The principal problem is almost certainly with the camera settings, not the lens. Can you post some shots or alternatively give the exif data (focal length, aperture, shutter speed and ISO) of one of the blurry shots..
Top quality lenses for sports are big, heavy and very expensive. You won't get one for $300-400, so learn to get the best out of the lens that you have.Chris R..
Certainly for the baseball and possibly for the wildlife you will need a fast shutter speed (1/500th sec or faster) to freeze the motion..
That means not much light gets into the camera - so you need a big aperture. f/2 or wider (i.e. a LOWER f/number) is recommended for sports. For example, the Nikon 200mm f/2VR - very expensive. Outdoors in bright light you might get away with f/2.8..
That ties in with the other issue: how much reach you will need, i.e. how far away are you from the action? Large aperture + long reach is expensive, but if you're fairly close then the cost may not be too much - maybe. Post some of your shots as a first thing. The blurring will be caused mainly by too slow a shutter speed..
But as a general tip for baseball: dial up the ISO to at least 800, maybe 1600..
Try to avoid the full zoom as that makes the maximum aperture smaller (f/5.6 while it is f/4 at the wide end. If you're close then an 85mm f/1.8 or evn 50mm f/1.8 could be OK - not too expensive..
I have just purchased a Nikon 80 and a AF-S DX VR-Nikkor 55-200mmf/4-5.6 lenses. I am not really satisfied with it and would like toknow if there are any other recommendations on another lense in thatprice range, 300.00 -400.00.Some of the pics are not sharp enough and blurry. My main pics I takeare baseball shots wildlife. Can anyone advise on another lens.Thanks for any advice!.
You would be better off learning how to use properly the perfectly good lens you have. The pictures are blurred because you are not using a fast enough shutter speed to freeze the action. What shutter speeds have you been using? What mode is the camera set to? Buying a new lens now is like buying a new car, then taking a couple of driving lessons, realising that you can't drive very well yet... so buying a more expensive car to see if that helps..
The best way to get the fastest possible shutter speed for action photography is actually to use aperture priority mode (Av). Set the lens to it's widest aperture and leave it there; then the camera will choose the shutter speed, which is the fastest possible for the light available..
Check what shutter speed the camera is giving you. To get sharp action pics you need at least 1/500 sec, ideally 1/1000 sec (unless you know about techniques like panning, which I'm guessing you don't as this is a beginners forum). If the shutter speed isn't this fast because the light is not good enough, increase the ISO setting of your camera until the shutter speed is fast enough. If you had the camera set to ISO 100 and were getting a shutter speed of 1/250 sec with the lens at it's widest aperture, increase the ISO to 400 and you will get 1/1000 sec..
Don't be afraid to turn up the ISO setting as much as you need (800, 1600...) to get a very fast shutter speed: a little bit of noise is much better than blurred shots, and your camera has very good performance at high ISO settings..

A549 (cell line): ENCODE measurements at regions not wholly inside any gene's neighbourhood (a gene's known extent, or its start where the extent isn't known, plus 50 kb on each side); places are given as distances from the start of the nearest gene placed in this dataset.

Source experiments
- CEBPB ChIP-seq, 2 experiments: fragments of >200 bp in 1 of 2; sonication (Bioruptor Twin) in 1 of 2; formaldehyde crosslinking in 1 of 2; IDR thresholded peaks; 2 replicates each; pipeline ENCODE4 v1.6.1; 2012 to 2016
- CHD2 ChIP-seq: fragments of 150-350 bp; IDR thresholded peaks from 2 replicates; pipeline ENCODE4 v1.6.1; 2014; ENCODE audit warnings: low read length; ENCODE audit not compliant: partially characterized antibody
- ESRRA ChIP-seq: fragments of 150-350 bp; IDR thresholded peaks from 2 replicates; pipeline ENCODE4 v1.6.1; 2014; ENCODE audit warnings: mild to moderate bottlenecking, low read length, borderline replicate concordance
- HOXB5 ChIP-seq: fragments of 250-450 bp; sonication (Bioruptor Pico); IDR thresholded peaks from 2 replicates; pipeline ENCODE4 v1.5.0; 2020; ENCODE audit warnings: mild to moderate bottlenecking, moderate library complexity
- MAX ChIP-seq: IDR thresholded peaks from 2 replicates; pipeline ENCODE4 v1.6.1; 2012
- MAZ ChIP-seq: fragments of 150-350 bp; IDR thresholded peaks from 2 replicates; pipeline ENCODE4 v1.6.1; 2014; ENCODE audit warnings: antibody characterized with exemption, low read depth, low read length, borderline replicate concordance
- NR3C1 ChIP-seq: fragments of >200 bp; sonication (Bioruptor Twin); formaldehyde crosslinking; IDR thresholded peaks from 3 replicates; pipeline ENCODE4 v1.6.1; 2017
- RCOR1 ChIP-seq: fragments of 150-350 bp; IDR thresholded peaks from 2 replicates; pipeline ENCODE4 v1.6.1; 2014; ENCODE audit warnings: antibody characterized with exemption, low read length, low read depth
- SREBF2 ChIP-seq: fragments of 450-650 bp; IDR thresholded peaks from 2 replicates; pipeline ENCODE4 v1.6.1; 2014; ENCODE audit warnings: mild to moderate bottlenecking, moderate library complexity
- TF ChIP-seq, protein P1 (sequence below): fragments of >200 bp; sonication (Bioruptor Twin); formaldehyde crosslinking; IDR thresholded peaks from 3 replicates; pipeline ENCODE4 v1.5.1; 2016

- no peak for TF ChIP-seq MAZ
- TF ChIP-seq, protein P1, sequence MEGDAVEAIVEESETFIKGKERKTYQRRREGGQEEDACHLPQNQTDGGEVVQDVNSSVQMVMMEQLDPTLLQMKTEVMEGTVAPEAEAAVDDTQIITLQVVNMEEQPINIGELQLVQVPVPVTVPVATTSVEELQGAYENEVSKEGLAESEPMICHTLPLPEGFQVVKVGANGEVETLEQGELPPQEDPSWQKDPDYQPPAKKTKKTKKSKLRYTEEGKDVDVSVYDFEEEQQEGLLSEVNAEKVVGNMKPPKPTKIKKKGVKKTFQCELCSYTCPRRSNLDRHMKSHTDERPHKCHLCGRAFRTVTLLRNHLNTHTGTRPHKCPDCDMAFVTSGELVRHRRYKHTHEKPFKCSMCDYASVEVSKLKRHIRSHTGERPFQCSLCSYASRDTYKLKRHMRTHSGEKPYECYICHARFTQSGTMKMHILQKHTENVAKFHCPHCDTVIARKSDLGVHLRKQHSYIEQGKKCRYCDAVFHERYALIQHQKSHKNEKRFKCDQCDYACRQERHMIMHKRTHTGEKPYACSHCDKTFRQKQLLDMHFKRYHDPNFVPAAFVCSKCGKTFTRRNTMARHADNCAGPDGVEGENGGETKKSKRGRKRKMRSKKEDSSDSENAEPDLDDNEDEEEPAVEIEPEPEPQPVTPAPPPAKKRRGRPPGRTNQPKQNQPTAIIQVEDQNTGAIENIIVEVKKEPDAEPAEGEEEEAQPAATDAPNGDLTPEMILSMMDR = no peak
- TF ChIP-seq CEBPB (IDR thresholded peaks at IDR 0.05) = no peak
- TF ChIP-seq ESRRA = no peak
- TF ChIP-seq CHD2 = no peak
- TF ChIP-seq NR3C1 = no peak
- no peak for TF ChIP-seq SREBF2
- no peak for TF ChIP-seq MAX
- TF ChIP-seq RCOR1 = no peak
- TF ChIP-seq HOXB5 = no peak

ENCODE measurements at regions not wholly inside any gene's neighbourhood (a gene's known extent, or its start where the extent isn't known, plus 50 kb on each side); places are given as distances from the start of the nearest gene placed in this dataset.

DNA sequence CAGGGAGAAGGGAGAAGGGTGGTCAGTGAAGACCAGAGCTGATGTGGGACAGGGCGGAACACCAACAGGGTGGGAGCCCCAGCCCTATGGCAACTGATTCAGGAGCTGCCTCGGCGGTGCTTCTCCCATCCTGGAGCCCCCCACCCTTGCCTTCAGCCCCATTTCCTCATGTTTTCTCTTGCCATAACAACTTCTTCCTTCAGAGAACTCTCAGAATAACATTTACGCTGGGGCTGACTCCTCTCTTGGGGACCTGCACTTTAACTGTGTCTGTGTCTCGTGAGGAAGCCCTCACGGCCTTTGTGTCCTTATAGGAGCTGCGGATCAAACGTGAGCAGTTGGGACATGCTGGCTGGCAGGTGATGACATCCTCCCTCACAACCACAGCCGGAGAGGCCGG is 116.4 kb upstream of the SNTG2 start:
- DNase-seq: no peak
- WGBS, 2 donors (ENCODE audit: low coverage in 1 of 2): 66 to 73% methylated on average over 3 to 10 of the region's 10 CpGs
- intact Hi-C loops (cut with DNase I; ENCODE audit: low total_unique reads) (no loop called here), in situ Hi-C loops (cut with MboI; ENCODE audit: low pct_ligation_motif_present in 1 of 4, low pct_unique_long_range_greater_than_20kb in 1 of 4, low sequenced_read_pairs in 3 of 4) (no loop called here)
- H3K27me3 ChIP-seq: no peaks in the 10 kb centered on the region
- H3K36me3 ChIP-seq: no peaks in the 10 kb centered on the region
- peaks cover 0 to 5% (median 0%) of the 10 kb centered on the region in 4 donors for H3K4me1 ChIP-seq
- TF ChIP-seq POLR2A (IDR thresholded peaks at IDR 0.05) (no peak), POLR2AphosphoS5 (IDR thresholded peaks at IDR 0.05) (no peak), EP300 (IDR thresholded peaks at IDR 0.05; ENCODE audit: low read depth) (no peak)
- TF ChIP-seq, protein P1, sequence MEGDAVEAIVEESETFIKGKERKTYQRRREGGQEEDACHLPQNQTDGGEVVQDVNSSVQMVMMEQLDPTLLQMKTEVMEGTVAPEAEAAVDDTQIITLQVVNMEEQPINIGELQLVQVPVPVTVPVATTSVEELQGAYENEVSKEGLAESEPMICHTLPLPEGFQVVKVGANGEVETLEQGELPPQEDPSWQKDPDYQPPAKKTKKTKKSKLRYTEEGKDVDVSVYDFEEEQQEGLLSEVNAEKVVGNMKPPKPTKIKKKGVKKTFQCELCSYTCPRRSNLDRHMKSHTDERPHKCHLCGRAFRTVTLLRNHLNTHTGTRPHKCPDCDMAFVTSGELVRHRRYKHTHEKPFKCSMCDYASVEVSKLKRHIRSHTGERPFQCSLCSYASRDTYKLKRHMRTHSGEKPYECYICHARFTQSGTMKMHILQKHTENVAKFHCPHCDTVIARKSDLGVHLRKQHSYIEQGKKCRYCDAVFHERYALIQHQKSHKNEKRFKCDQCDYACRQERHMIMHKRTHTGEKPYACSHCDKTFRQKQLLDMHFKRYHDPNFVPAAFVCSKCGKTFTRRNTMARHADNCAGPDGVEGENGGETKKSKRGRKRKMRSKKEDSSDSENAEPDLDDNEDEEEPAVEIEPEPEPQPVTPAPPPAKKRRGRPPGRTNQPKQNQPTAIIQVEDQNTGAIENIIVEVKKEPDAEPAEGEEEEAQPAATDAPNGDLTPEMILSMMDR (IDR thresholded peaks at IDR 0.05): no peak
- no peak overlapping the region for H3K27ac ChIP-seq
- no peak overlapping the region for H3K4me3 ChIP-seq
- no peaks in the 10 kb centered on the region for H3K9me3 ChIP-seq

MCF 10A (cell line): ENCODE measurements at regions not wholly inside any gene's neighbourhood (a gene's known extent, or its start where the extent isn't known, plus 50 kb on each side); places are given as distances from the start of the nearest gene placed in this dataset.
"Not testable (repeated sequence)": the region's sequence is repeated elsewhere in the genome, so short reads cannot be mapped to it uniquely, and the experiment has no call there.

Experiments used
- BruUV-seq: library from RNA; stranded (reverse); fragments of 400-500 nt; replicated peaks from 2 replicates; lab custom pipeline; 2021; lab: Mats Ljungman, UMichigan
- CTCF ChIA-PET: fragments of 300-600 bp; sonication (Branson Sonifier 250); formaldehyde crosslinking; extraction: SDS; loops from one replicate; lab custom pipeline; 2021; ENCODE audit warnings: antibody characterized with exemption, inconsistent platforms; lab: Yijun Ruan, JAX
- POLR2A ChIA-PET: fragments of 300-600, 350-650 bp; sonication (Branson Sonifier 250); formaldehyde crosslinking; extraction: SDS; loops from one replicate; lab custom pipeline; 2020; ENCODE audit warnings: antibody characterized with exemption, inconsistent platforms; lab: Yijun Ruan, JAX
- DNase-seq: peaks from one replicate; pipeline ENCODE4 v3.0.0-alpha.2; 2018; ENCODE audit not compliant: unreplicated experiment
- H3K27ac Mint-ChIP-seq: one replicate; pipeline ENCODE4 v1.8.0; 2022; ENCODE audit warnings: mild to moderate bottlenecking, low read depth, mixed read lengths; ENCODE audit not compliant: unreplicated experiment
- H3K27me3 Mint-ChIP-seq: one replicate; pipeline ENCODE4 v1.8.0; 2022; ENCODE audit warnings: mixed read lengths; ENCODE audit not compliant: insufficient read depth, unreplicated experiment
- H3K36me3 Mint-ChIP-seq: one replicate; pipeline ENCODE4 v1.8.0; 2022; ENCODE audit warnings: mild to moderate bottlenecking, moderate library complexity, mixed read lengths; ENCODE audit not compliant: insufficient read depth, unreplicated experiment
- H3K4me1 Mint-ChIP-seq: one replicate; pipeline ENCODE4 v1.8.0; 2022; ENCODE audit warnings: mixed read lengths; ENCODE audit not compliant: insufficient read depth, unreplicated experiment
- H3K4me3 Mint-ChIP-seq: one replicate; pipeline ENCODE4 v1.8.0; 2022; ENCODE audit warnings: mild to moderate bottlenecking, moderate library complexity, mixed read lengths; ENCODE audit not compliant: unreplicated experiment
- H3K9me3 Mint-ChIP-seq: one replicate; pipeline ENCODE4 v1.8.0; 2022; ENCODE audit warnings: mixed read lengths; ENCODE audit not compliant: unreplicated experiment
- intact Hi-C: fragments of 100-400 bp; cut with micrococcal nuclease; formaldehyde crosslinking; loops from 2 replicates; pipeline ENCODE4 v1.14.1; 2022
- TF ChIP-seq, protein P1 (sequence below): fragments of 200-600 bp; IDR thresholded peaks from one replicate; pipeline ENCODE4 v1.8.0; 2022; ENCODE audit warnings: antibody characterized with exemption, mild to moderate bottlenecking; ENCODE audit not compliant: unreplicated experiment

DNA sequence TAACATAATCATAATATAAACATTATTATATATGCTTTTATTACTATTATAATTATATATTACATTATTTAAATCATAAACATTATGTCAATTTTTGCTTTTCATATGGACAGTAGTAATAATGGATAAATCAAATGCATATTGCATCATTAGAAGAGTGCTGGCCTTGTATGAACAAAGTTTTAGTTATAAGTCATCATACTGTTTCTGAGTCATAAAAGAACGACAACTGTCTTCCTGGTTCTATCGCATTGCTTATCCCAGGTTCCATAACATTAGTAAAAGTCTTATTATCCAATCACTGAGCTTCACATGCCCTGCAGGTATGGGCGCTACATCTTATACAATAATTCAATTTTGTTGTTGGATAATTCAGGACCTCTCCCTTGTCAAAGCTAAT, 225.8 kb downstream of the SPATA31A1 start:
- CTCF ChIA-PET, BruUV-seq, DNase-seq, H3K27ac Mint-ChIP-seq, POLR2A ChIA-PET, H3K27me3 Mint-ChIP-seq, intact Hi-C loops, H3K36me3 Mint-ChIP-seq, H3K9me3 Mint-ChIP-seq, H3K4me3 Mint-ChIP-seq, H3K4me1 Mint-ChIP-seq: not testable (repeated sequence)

That should solve your blur problem as long as you are shooting in reasonable light (i.e. outdoors in daylight). If you are shooting in poor light (indoors) than you still need to do everything above but you will probably need a lens with an f/2.8 maximum aperture. But that will cost a lot more than your budget..
I hope this helps..
Thank you all, I think I understand some of what I have done wrong. Actually I think I was backwards on most everything and also zooming in all the way didnt help either. We have a game tonight so will practice on what you have explained and helped me with and I will see how the pics turn out...Thanks again, Have a great day!.
PS. I would post some of the pics but new to board and havent read up yet on how to post them. I will soon....
I've been shooting youth soccer for several years, and I agree with the post about using aperture mode for a setting. the lens you already have will work in all but the worst light conditions(night with poor field lighting or early morning/late evening on a cloudy day). start out with the aperture set at it's widest setting (smallest number) and iso at 800; if you can't get at least 1/500 shutter speed, then either boost the iso to 1600 or just know that your action shots will be a little blurry. also, get a good monopod to steady your camera; my number of in focus shots has increased substantially since I started using a monopod instead of hand holding the camera.'The Rookie'..
If you're good with the range of the lens you have now I'd say get a 70-300 VR, It'l give you a little more range, and vibration reduction, failing that you're going to have to play with your settings, Up the ISO if you have to, use aperture priority, whatever needs to be done..
If you're not good with the range you've got on that lens and you want something higher than 300 then you're immediately going to start in the "OMG THATS EXPENSIVE" range.Justin DiPierroFort Ann, New York - 12827Nikon D50,Nikon SB-600 + SC-17 & StroboframeNikkor 50mm f/1.8Vivitar1 28-105 f/3.5-5.6Sigma 15mm f/2.8 FisheyeQuantaray 70-300 f/4.5-5.6Lowepro Slingshot 200 AW-http://www.JDiPierro.com..
Daytime games... if there's a lot of light, f/4-5.6 might cut it with a suitably high ISO to allow a fast shutter speed..
Night games... unless there's an incredible amount of lighting, you'd be hurting even at double that budget, I suspect. With night games, without very high-end setups, you have to resign yourself to either (a) not stopping motion, leading to technically ugly but maybe vaguely artistic motion-blurred (and probably camera-shake'd) shots, or (b) extreme high ISOs and underexposure, where there will be substantial noise in the image...